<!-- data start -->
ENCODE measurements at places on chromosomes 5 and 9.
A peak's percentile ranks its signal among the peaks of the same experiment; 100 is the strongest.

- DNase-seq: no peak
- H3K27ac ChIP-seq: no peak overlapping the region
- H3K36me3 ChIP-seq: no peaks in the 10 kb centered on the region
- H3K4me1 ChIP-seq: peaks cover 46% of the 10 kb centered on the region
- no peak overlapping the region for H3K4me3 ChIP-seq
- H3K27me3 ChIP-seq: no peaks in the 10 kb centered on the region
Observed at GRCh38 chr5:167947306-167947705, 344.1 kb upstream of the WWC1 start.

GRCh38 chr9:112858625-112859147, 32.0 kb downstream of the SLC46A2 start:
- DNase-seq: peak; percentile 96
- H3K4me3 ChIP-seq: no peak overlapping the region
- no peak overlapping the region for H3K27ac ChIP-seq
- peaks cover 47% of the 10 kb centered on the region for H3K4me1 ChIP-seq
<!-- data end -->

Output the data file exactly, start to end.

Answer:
ENCODE measurements at places on chromosomes 5 and 9.
A peak's percentile ranks its signal among the peaks of the same experiment; 100 is the strongest.

- DNase-seq: no peak
- H3K27ac ChIP-seq: no peak overlapping the region
- H3K36me3 ChIP-seq: no peaks in the 10 kb centered on the region
- H3K4me1 ChIP-seq: peaks cover 46% of the 10 kb centered on the region
- no peak overlapping the region for H3K4me3 ChIP-seq
- H3K27me3 ChIP-seq: no peaks in the 10 kb centered on the region
Observed at GRCh38 chr5:167947306-167947705, 344.1 kb upstream of the WWC1 start.

GRCh38 chr9:112858625-112859147, 32.0 kb downstream of the SLC46A2 start:
- DNase-seq: peak; percentile 96
- H3K4me3 ChIP-seq: no peak overlapping the region
- no peak overlapping the region for H3K27ac ChIP-seq
- peaks cover 47% of the 10 kb centered on the region for H3K4me1 ChIP-seq